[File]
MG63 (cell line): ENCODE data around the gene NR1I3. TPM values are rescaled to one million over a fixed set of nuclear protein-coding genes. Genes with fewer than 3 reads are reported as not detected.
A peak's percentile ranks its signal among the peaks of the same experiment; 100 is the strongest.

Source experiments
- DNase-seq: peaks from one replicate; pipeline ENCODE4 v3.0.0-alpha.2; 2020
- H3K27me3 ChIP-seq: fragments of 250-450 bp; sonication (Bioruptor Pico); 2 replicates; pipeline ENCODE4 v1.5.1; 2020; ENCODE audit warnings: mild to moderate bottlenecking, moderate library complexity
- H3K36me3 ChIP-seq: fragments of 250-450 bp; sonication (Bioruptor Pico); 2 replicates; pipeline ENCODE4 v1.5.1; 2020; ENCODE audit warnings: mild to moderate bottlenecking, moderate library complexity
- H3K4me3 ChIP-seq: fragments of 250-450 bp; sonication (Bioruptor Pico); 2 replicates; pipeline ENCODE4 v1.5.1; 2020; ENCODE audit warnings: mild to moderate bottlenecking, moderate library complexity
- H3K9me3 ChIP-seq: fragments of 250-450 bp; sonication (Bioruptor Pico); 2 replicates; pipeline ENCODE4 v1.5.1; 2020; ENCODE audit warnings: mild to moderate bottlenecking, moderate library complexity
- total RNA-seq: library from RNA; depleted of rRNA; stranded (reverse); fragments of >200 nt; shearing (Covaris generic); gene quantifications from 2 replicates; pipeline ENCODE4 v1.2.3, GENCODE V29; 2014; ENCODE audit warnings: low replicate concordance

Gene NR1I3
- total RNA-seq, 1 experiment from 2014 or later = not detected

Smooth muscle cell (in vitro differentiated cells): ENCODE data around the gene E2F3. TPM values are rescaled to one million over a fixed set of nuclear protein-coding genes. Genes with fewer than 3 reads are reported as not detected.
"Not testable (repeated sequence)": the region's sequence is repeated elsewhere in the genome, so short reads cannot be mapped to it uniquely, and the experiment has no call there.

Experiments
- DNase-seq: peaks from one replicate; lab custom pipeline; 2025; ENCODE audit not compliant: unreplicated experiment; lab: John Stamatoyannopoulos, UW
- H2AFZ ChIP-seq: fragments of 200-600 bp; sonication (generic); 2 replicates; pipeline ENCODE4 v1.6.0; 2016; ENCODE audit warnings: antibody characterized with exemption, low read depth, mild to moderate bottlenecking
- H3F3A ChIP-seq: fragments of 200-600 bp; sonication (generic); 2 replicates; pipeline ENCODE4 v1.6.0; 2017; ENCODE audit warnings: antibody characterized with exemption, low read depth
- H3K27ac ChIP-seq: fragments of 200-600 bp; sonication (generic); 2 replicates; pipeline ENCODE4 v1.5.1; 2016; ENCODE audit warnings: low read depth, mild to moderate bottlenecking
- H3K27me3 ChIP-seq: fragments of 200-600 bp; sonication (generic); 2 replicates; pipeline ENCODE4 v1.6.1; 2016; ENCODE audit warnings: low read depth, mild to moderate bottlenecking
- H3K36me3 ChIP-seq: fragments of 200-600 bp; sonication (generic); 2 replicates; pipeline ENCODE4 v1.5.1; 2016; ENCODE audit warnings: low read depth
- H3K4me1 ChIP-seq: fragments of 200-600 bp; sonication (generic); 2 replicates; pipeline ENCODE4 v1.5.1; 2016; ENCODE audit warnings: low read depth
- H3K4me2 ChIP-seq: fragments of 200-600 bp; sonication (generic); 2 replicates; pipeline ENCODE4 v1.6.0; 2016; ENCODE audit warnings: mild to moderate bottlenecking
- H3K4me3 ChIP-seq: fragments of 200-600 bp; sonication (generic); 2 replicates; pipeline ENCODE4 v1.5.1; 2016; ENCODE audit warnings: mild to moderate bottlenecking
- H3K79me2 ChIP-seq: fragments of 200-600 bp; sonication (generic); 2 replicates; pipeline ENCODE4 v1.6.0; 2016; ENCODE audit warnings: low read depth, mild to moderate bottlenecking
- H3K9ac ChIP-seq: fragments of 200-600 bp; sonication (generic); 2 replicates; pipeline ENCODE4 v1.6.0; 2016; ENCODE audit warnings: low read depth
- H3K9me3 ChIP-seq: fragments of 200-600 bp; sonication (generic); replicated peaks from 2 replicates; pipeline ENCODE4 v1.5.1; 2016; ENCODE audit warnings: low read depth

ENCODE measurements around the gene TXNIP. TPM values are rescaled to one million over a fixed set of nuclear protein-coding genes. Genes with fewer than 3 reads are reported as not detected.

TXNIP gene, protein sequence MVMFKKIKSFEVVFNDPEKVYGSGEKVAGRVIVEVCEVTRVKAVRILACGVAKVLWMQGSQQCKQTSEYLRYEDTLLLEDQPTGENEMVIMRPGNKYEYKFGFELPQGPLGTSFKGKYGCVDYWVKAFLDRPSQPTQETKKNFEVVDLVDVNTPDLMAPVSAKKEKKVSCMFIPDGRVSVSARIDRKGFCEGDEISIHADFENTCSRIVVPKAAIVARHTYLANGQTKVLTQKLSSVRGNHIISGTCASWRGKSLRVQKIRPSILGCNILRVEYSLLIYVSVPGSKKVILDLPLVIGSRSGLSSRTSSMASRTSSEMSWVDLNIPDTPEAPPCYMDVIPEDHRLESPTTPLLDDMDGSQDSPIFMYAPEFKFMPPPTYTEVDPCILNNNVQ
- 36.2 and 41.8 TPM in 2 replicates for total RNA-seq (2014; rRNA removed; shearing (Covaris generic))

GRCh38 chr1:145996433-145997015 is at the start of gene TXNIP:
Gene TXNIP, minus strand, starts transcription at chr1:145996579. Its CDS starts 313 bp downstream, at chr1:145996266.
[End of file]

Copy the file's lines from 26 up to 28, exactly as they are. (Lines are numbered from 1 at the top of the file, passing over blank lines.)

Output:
- H3K9me3 ChIP-seq: fragments of 200-600 bp; sonication (generic); replicated peaks from 2 replicates; pipeline ENCODE4 v1.5.1; 2016; ENCODE audit warnings: low read depth

ENCODE measurements around the gene TXNIP. TPM values are rescaled to one million over a fixed set of nuclear protein-coding genes. Genes with fewer than 3 reads are reported as not detected.

TXNIP gene, protein sequence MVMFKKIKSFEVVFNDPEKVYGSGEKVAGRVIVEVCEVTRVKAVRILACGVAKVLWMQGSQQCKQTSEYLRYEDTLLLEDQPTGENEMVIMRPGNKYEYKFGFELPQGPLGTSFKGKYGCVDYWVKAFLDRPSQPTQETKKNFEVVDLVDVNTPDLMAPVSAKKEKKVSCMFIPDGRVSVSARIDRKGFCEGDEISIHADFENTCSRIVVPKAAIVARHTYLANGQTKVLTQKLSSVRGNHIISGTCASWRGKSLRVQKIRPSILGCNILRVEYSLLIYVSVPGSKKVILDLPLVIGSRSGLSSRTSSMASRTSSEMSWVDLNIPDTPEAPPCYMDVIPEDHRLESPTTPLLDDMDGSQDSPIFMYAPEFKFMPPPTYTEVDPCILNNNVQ